Jun 16, 2016 by

Thomas Jefferson, serving as the ambassador to France, and John Adams, ambassador to Britain, met in London with Sidi Haji Abdrahaman, the Dey of Tripoli’s ambassador to Britain, attempting to negotiate a peace treaty with the Islamic world of their time. Jefferson and Adams argued in vain that the United States was not at war with Islam. The following is from a March 28, 1786 letter addressed to John Jay, Secretary of Foreign Affairs for the Continental Congress, and signed by Adams and Jefferson. It concerned their conversation with the Tripoli ambassador:

We took the liberty to make some enquiries concerning the ground of their pretentions to make war upon nations who had done them no injury, and observed that we considered all mankind our friends who had done us no wrong, nor had given us any provocation.

The Ambassador answered us that it was founded on the Laws of their Prophet, that it was written in their Koran, that all nations who should not have acknowledged their authority were sinners, that it was their right and duty to make war upon them wherever they could be found, and to make slaves of all they could take as Prisoners, and that every Musselman [archaic word for Muslim] who should be slain in battle was sure to go to Paradise.1

Unless a nation submits to Islam—whether that nation was an aggressor or not—that nation was by definition at war with Islam. Jihad means “to submit.” A non-aggressing nation is still at war with Islam as long as it hasn’t embraced Islam. Islam’s goal is to conquer the world, either by the submission of one’s will or by Allah’s sword.2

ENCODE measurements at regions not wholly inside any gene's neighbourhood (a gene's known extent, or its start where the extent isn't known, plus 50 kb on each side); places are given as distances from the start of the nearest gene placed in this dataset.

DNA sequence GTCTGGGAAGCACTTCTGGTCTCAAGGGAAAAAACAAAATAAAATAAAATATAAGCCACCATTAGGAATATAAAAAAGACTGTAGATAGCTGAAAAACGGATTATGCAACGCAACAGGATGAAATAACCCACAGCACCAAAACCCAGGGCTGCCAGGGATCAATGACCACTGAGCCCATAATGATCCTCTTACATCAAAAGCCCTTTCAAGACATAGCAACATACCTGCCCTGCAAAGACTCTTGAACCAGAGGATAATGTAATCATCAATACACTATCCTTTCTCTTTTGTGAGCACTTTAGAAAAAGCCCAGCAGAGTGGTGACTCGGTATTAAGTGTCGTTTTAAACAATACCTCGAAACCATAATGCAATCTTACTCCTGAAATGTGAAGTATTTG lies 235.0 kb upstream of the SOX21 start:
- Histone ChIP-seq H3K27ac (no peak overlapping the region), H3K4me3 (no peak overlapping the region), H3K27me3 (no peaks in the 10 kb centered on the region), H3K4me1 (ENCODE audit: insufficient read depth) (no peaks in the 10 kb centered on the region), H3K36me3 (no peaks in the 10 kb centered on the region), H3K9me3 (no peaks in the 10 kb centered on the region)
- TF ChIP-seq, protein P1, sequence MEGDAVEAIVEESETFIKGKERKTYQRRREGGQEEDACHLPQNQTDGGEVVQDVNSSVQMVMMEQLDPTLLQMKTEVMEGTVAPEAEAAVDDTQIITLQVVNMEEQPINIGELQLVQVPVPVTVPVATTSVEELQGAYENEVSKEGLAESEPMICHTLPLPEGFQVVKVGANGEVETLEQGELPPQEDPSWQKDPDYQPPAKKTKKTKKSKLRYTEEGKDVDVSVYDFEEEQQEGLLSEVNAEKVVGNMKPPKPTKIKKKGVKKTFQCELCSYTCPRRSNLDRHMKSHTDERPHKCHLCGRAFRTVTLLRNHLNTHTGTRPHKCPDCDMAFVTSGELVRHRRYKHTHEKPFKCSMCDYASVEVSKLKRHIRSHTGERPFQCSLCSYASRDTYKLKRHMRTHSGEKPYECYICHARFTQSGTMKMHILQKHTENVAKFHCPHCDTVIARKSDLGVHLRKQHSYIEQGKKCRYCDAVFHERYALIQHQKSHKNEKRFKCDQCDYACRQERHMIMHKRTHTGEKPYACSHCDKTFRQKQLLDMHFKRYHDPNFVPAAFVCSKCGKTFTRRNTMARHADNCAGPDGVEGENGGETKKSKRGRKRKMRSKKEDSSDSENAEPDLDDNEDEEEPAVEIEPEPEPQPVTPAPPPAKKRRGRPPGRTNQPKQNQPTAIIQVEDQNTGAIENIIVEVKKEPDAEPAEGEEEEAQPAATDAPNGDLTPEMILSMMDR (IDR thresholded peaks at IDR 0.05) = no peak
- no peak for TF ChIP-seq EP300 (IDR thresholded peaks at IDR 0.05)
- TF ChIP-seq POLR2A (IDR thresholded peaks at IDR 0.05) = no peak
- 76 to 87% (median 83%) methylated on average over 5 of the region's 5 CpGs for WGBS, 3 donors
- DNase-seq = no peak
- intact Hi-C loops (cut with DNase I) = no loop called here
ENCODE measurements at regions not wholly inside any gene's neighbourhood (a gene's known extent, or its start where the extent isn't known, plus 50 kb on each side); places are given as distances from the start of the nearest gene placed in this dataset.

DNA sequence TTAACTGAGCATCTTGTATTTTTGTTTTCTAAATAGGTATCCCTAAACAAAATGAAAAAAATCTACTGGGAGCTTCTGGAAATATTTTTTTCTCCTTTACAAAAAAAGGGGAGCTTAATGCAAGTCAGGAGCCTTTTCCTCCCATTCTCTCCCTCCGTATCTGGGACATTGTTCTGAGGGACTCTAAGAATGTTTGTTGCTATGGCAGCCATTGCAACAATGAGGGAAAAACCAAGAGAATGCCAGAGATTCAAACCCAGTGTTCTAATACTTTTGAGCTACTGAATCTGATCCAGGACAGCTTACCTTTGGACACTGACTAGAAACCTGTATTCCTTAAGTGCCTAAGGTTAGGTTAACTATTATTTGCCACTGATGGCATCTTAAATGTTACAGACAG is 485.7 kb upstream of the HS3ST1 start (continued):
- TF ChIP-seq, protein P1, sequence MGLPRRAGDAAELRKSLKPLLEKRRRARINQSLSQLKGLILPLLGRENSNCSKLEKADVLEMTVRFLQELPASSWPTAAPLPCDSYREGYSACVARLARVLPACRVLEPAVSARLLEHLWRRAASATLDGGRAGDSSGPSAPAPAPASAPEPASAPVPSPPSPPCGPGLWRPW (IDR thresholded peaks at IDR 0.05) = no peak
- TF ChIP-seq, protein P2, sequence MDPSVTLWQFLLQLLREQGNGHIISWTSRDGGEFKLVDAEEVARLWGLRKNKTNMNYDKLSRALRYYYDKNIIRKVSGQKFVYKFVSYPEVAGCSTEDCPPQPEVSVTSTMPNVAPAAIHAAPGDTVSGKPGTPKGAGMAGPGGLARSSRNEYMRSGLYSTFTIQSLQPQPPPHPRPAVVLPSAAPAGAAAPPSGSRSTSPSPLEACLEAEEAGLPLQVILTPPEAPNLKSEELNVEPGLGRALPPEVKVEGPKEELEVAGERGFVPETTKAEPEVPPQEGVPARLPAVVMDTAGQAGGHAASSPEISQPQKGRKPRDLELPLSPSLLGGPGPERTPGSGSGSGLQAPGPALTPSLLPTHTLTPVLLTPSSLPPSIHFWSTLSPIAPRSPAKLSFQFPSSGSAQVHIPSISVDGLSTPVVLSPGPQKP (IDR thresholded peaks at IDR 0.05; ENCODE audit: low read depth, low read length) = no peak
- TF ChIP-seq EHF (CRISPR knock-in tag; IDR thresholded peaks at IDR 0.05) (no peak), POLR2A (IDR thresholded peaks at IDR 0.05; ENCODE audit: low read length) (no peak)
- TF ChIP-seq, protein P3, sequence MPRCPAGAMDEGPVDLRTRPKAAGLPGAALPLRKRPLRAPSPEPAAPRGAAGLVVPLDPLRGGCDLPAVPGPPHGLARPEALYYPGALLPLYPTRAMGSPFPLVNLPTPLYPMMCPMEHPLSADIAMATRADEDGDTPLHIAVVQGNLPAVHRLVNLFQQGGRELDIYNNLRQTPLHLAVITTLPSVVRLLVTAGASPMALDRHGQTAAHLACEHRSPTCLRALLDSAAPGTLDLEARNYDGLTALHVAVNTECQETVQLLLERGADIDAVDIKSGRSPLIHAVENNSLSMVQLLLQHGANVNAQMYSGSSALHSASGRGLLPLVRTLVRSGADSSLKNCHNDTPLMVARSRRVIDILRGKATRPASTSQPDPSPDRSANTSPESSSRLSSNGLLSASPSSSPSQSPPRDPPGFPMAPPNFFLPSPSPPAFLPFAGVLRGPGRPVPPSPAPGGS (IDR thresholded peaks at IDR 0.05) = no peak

When President Jefferson refused to increase the tribute demanded by the Islamists, Tripoli declared war on the United States. A United States navy squadron, under Commander Edward Preble, blockaded Tripoli from 1803 to 1805. After rebel soldiers from Tripoli, led by United States Marines, captured the city of Derna, the Pasha of Tripoli signed a treaty promising to exact no more tribute.3

As expected, there are many Christians today who believe that the rise of Islamic persecution of Christians is a sign that we are living in the last days. What’s happening to Christians around the world at the hands of Islamists is horrific, but it’s not new. There’s a history of Islamic persecution of Christians that goes back centuries.

Read more at American Vision

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